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Home :: Archive :: 2001 :: September ::
Re: Reviews, etc. of O
The Shakespeare Conference: SHK 12.2105  Wednesday, 5 September 2001

[1]     From:   Louis Swilley <
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        Date:   Tuesday, 4 Sep 2001 14:29:45 -0500
        Subj:   Re: SHK 12.2095 Reviews, etc. of O

[2]     From:   Mike Jensen <
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        Date:   Tuesday, 04 Sep 2001 14:38:21 -0700
        Subj:   Re: SHK 12.2095 Reviews, etc. of O

[3]     From:   Richard Burt <
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        Date:   Tuesday, 4 Sep 2001 21:14:44 -0400
        Subj:   Stiles' color in O


[1]-----------------------------------------------------------------
From:           Louis Swilley <
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Date:           Tuesday, 4 Sep 2001 14:29:45 -0500
Subject: 12.2095 Reviews, etc. of O
Comment:        Re: SHK 12.2095 Reviews, etc. of O

Hugh Davis asks,
" Does stripping the
 language destroy the intent?"

           Well, let's see:

            To exist or the contrary -
             That's what I query.

    Or, maybe,

             Why doesn't my really substantial carcass
              Just turn into goo...?

    Or, how about,

                I'll croak and be quiet now.

         L. Swilley

[2]-------------------------------------------------------------
From:           Mike Jensen <
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Date:           Tuesday, 04 Sep 2001 14:38:21 -0700
Subject: 12.2095 Reviews, etc. of O
Comment:        Re: SHK 12.2095 Reviews, etc. of O

I think that Hugh Davis raises THE interesting question when he asks,

>How close does a text have to be
>to the original to qualify as a "true" version?  Does stripping the
>language destroy the intent?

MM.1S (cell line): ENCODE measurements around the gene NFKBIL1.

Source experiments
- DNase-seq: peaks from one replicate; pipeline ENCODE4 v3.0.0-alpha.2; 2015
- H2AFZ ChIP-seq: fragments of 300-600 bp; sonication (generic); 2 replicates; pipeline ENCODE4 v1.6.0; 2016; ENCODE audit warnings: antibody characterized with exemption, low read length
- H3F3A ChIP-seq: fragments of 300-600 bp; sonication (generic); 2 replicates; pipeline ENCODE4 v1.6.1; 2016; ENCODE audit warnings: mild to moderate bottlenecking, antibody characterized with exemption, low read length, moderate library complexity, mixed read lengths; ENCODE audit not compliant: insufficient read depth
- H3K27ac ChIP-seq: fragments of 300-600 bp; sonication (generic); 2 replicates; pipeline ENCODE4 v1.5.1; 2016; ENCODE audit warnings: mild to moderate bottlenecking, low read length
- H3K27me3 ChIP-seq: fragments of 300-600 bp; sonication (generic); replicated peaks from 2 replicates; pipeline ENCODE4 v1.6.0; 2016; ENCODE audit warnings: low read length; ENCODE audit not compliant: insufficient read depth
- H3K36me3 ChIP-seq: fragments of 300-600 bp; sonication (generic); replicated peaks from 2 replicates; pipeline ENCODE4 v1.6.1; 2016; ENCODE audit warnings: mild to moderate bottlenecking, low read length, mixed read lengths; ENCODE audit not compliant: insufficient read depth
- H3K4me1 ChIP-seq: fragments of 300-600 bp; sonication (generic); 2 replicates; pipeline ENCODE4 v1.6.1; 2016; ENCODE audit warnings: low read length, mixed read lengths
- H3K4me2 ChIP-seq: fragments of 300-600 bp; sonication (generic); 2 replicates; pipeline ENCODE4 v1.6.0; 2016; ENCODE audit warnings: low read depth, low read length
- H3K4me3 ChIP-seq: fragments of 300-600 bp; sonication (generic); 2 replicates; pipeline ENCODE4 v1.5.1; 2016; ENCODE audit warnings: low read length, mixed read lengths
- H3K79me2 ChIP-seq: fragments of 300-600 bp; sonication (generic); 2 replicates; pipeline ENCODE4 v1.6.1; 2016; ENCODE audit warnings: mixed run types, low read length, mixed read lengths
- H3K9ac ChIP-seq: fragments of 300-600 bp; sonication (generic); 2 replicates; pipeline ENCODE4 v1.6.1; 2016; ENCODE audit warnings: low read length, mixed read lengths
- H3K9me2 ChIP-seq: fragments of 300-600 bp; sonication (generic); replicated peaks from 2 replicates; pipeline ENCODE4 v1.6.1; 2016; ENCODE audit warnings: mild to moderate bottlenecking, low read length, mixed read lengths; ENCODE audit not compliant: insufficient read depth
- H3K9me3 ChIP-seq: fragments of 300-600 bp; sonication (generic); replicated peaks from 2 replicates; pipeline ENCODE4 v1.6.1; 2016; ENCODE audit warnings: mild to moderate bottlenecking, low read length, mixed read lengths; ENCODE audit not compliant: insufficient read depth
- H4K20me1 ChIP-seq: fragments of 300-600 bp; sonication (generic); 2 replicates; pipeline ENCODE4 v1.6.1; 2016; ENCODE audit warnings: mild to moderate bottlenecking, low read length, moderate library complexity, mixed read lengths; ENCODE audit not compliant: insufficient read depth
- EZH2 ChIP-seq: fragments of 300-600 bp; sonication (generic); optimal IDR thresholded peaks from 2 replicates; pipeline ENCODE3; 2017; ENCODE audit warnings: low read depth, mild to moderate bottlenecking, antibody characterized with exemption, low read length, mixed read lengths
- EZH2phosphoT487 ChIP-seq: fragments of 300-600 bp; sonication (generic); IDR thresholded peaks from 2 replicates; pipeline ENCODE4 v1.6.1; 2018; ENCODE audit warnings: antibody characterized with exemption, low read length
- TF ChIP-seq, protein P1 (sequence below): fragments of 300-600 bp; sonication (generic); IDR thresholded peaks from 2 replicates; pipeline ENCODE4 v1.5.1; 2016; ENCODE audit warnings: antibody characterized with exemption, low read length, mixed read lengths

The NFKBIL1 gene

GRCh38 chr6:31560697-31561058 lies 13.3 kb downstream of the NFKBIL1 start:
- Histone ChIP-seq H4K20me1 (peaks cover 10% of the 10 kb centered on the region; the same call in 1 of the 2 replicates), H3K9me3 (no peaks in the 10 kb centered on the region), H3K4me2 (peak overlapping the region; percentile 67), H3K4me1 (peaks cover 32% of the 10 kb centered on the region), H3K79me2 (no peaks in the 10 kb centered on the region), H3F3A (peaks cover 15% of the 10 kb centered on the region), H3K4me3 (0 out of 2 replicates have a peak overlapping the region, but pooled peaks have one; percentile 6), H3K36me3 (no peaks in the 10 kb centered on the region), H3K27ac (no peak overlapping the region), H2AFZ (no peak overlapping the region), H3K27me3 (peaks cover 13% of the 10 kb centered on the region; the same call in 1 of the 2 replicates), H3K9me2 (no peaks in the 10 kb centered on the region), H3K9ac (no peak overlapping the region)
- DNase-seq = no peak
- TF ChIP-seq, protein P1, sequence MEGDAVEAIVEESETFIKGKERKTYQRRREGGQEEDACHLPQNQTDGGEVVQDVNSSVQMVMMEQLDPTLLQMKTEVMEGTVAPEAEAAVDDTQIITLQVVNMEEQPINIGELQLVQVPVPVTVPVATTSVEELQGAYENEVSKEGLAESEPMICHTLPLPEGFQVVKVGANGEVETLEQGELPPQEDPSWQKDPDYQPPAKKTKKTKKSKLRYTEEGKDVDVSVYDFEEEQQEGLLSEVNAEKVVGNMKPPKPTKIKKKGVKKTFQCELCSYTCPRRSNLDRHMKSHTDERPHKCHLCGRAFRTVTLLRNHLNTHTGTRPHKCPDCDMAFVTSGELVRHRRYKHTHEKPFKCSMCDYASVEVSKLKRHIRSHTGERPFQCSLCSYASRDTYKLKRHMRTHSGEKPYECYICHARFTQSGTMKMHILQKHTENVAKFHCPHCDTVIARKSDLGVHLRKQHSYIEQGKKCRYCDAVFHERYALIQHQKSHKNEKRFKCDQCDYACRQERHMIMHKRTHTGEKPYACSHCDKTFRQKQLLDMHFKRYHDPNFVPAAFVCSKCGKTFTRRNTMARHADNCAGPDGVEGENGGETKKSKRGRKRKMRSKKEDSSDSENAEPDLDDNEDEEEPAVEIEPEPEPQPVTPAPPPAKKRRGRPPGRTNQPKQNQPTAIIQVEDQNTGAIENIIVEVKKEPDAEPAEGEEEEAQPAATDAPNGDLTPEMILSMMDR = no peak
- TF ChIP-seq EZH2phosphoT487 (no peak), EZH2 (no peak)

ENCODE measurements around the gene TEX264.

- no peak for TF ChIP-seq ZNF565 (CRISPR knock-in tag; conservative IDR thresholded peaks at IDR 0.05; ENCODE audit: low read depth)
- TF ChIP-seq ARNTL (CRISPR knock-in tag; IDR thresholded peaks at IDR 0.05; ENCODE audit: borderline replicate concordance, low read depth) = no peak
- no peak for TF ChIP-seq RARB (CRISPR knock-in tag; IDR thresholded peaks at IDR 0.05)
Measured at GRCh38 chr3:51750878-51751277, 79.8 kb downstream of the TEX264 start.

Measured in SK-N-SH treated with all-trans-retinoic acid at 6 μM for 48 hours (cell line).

No one seems to be considering the real crux of this issue, to judge
from most comments on-list for the past couple of years, at least since
the NBC *Tempest* was first shown.  To condemn a film for not using
Shakespeare's dialogue and setting is to condemn it for the very thing
Shakespeare nearly always did: Adapt his source and inform it with his
own sensibility.  (I grant you, Shakespeare didn't mess with setting to
a great extent.)  Such criticisms strike me as, by definition,
wrongheaded.  Rightheaded is to judge how well a film works in its own
terms, not as an adaptation of Shakespeare.  *Throne of Blood* is, I
think, bloody brilliant.  *Ran* amazes me in the best way.  *10 Things I
Hate About You* and *The Tempest* are not different in kind, only in
quality.  I have not seen *O* yet, so I do not comment on it.

My theses: If Shakespeare can use a source and transform it, then it is
fair to use Shakespeare's work as a source and transform it.  You begin
to evaluate from there, not earlier.

Problem for a film-maker: you'd better be very good, or very clever, to
withstand the inevitable comparisons.

Mike Jensen

[3]-------------------------------------------------------------
From:           Richard Burt <
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Date:           Tuesday, 4 Sep 2001 21:14:44 -0400
Subject:        Stiles' color in O

Has anyone noticed that hte poste for O makes Julia Stiles look dark
skinned?

http://us.imdb.com/ImageView?u=http%3A//posters.imdb.com/Covers/18/47/91.jpg

http://www.othemovie.com/core/index1.html

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